First off, let's look at the whole 'money' issue. As previously stated here, giving control of the Federal money supply to a private banking cartel has been a disaster. Congress was never given the power to delegate this authority, yet they arrogated it in the creation in 1913 of the Federal Reserve. The Federal government, indeed, punishes people simply for minting their own bars of precious metal, if they determine that such bars are too close in appearance to the counterfeit coins that their 'agent' (the Federal Reserve) is issuing. While it would be a good first step to eliminate the Federal Reserve, and return control of the money supply to the Treasury, there are any number of issues with that approach. First off, at the present time there is no political will to do such a thing, and the Federal government of these presently united States is hopelessly addicted to the deficit spending that the Federal Reserve enables. Second, these presently united States may not have any gold or silver left in our vault. Thirdly, our debts are so enormous that even if all of the physical structure of these presently united States were auctioned off and sold for present assessed value that we still would be able to pay only pennies on the dollar of the US Treasury owes. In honor, we have no claim to the gold in Fort Knox even if it exists, as this must go to pay our pledged debts.
In view of the above, perhaps another way must be found, and I suggest that instead of constraining the Federal Government to the use of gold and silver money, that we instead forbid the Federal government or the States from issuing any money whatever. Letting the Federal government manage the money supply is like having a heroin addict manage a pharmacy. Let the private sector handle matters of money and currency and simply have the Federal Government set standards for purity and accuracy in whatever money is issued.
One way to gradually introduce this would be to first allow private minting in competition with the Federal Reserve. This step would allow gradual creation of private money and the development of the requisite infrastructure. Those who needed Federal Reserve Notes (FRN) for payment to the government could buy them on the open market. It would probably be a good idea to forbid fractional reserve banking, as well, as this practice enables the boom-bust business cycle used to justify the creation of the Federal Reserve in the first place. None of these ideas are new: various Austrian economists have been suggesting this sort of thing for years. (If you are interested in learning more, I suggest that you, gentle reader, explore the Mises Institute.)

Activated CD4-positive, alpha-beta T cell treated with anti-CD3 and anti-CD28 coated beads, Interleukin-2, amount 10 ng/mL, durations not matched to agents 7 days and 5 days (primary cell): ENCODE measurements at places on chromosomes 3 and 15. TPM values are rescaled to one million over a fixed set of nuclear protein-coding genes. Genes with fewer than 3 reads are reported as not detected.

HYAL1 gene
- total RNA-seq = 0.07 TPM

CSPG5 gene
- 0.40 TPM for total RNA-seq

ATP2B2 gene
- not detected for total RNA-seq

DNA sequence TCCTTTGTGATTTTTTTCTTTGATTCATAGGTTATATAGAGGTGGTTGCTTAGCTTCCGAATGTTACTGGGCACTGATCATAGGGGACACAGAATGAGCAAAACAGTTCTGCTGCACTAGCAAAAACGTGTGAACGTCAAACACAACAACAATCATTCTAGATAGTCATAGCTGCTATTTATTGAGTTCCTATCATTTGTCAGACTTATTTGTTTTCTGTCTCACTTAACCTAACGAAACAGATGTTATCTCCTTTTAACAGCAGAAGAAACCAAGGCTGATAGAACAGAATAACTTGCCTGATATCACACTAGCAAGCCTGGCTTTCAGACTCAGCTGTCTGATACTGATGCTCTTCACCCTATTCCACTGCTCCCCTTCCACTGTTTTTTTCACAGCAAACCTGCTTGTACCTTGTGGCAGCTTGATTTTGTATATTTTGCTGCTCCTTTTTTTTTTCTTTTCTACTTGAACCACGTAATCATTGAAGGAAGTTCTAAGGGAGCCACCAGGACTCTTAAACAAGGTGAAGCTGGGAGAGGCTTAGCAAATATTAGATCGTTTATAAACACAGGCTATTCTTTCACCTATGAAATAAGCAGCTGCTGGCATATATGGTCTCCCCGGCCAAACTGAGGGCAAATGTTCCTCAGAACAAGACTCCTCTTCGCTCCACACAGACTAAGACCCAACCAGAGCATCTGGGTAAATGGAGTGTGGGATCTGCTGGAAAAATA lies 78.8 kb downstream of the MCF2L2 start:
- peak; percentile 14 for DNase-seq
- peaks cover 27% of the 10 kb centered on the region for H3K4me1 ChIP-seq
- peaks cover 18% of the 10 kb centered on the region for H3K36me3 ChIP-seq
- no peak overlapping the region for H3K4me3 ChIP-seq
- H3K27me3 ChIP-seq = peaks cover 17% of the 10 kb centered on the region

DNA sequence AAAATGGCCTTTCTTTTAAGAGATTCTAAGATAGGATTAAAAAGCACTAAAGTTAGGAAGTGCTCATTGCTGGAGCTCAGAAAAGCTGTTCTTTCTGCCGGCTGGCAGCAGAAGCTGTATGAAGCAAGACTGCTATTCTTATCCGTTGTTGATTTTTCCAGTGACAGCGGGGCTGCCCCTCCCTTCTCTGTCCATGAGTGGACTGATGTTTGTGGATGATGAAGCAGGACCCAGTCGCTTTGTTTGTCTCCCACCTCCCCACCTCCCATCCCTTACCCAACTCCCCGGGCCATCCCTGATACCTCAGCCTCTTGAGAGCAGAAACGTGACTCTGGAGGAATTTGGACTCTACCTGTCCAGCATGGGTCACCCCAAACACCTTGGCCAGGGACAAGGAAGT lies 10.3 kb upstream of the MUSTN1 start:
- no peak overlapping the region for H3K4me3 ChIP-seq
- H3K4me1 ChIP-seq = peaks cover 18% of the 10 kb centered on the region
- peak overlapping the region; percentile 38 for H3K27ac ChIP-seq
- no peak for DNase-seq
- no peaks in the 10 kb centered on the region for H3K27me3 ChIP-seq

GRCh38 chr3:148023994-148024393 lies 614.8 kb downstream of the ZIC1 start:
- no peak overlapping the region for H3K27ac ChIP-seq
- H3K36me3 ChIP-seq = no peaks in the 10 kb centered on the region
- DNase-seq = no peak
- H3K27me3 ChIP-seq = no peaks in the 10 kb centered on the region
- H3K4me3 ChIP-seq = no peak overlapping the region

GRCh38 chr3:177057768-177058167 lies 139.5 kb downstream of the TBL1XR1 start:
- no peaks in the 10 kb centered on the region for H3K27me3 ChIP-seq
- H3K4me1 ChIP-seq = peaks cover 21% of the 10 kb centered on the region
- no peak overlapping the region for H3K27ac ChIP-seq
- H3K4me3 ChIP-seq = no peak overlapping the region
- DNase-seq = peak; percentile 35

What about taxation? If the Federal government is to fund their legitimate functions, there will have to be some source of revenue. As a first step, I suggest a return to funding the Federal government by excise and import taxes. The income tax did not pay off the debt from the War between the States, but rather enabled the Federal government to amass a truly astronomical debt; limiting the borrowing ability of the Federal Government is one crucial step towards constraining the present fiscal insanity. An amendment repealing the 16th amendment and limiting government expenditures at EVERY level of government to the cash on hand would prevent any further recurrence of the truly staggering debt we suffer from presently. We might include some provisions to withhold payment of salaries to Congress and the Executive branch first in the event of the lack of a balanced budget as one of the provisions.
Now to education. A good first step would be to prohibit the Federal government from any involvement in the education process at all, or for that matter, ANY government involvement with education. ANYTHING would be better than what we have now; we pay incredible sums to turn out illiterate ignorant 'graduates' from our public schools; literacy as measured by the standards of 1900 is under 50%.
Lastly, at least for this post, how about instituting L. Neil Smith's suggestion that we criminalize violations of the Bill of Rights by government employees? Say a $250,000 fine and ten years hard labor upon conviction? Let's put some teeth back in the jaws of Lady Liberty, and punish violations of the highest law of the land as we would any other egregious felony. What say you, gentle reader?
With regard to all who serve the Light